A physician by profession, Piccard took ten years to build his first bathyscaphe, a free-moving vehicle for deep-sea descents. Designed to float in water as a balloon floats in air, by using ballast, it maneuvered with two propellers and could stop in mid-dive. An unmanned dive to 1,388 m (4,554 ft) proved the basic design. Financed by private industry, Piccard and his son, Jacques (b. July 28, 1922), built a second bathyscaphe, the Trieste, and in 1953 successfully dived to 3,150 m (10,330 ft).
At the time of his death Auguste Piccard was designing a new vehicle, the mesoscaphe, to range at 1,500 to 4,600 m (5,000 to 15,000 ft) and collect specimens. His son completed the project and launched the Auguste Piccard in 1964. A second mesoscaphe, built in 1968, traveled the Gulf Stream from Florida to Cape Cod to study the current's marine life.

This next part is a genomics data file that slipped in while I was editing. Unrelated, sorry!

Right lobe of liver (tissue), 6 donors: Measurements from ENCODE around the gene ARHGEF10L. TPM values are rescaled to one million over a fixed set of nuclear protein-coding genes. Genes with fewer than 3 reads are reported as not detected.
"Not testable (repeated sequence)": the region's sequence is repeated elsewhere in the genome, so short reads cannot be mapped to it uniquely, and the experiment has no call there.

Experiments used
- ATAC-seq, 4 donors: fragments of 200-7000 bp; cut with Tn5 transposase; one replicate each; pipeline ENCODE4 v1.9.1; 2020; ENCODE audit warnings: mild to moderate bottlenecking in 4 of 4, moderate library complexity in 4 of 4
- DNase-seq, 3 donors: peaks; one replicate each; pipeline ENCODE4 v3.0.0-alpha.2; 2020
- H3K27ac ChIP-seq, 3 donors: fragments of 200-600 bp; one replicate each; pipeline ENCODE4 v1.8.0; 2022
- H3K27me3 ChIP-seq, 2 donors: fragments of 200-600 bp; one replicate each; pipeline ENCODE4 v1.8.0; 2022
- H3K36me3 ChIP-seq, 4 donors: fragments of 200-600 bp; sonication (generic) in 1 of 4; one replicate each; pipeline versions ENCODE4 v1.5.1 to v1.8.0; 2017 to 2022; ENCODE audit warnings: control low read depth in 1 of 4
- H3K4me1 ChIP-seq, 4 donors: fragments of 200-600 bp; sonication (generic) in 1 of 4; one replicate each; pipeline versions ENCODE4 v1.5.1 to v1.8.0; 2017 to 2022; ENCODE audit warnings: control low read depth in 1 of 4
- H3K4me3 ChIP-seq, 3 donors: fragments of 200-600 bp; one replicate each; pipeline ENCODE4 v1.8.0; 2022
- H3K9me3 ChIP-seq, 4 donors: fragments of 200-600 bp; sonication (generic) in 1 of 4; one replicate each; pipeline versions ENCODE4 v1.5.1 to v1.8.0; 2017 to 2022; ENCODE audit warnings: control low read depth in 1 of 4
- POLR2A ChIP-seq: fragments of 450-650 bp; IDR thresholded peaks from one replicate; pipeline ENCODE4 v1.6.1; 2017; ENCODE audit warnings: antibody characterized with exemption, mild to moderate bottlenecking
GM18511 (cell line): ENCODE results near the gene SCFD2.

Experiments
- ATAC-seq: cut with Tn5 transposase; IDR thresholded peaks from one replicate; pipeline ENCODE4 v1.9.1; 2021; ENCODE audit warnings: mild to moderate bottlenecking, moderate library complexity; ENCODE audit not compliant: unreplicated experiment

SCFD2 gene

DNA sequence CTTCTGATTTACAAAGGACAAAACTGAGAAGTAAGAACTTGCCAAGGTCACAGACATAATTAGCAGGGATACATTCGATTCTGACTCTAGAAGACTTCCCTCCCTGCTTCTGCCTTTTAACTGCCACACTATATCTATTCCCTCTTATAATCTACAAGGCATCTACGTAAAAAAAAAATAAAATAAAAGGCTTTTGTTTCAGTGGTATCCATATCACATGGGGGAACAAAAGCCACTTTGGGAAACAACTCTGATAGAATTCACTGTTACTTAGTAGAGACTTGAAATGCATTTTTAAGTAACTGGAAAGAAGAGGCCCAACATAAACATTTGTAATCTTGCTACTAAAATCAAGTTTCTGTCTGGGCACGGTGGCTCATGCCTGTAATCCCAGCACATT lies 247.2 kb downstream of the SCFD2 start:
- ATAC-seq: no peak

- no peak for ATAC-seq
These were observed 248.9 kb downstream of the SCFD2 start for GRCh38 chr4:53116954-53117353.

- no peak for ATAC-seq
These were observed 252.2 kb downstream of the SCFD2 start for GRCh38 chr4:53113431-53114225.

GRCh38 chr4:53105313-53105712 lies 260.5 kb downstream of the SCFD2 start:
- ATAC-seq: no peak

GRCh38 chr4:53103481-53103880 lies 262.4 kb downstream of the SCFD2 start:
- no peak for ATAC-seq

Between 1954 and 1956, Jacques Piccard made six more dives, gathering valuable data and descending to over 3,700 m (12,000 ft). In 1958 the U.S. Office of Naval Research bought the Trieste. Two years later Jacques Piccard and Lt. Don Walsh of the U.S. Navy descended 10,920 m (35,800 ft) to the bottom of the Mariana Trench, the deepest place known beneath the sea.
Jacques Piccard's son Bertrand, b. Mar. 1, 1958, inherited his grandfather's interest in aerial exploration. In March 1999 the Swiss psychiatrist and his British partner, Brian Jones, completed the first successful nonstop trip around the world by balloon. The Breitling Orbiter 3 circumnavigated the globe in about 20 days. This was Bertrand Piccard's third attempt at this feat.
Bibliography: Field, Adelaide, Auguste Piccard (1969); McMurray, Emily J., and Olendorf, Donna, ed., Notable 20th Century Scientists, 4 vols. (1995); Malkus, Alida, Exploring the Sky and Sea: Auguste and Jacques Piccard (1961); Piccard, Auguste, Earth, Sky and Sea, trans. by Christina Stead (1956); Saari, Peggy, and Baker, D. B., Explorers and Discoverers (1993).